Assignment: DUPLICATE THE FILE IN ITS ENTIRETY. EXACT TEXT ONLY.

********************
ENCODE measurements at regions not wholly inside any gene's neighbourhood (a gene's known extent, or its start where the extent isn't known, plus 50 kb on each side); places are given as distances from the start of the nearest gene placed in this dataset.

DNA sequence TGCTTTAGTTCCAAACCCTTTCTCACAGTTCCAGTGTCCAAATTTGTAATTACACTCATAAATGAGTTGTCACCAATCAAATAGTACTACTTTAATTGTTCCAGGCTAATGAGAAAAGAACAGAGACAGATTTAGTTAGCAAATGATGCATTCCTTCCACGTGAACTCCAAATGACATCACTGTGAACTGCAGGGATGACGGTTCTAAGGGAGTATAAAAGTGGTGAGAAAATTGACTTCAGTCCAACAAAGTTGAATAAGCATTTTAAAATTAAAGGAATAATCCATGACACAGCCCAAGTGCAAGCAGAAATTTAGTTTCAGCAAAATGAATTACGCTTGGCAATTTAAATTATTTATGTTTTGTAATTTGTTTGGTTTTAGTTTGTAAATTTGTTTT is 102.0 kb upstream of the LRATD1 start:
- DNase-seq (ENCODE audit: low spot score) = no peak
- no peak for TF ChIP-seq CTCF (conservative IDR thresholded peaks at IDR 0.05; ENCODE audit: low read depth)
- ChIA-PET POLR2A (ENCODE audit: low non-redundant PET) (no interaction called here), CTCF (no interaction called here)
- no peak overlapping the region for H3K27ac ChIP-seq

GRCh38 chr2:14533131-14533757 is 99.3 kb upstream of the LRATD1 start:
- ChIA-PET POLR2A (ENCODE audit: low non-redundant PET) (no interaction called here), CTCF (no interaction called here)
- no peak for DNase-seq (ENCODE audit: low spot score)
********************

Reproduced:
ENCODE measurements at regions not wholly inside any gene's neighbourhood (a gene's known extent, or its start where the extent isn't known, plus 50 kb on each side); places are given as distances from the start of the nearest gene placed in this dataset.

DNA sequence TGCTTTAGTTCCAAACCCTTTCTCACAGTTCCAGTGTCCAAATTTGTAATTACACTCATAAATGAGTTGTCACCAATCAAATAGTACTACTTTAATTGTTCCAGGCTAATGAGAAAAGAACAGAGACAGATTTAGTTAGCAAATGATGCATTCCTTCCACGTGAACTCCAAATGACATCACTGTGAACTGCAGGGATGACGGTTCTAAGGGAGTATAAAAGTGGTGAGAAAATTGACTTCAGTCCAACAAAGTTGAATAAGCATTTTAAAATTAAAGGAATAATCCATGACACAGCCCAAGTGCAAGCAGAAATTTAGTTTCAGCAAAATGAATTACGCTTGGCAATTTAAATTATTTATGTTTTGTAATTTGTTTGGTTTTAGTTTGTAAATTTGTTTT is 102.0 kb upstream of the LRATD1 start:
- DNase-seq (ENCODE audit: low spot score) = no peak
- no peak for TF ChIP-seq CTCF (conservative IDR thresholded peaks at IDR 0.05; ENCODE audit: low read depth)
- ChIA-PET POLR2A (ENCODE audit: low non-redundant PET) (no interaction called here), CTCF (no interaction called here)
- no peak overlapping the region for H3K27ac ChIP-seq

GRCh38 chr2:14533131-14533757 is 99.3 kb upstream of the LRATD1 start:
- ChIA-PET POLR2A (ENCODE audit: low non-redundant PET) (no interaction called here), CTCF (no interaction called here)
- no peak for DNase-seq (ENCODE audit: low spot score)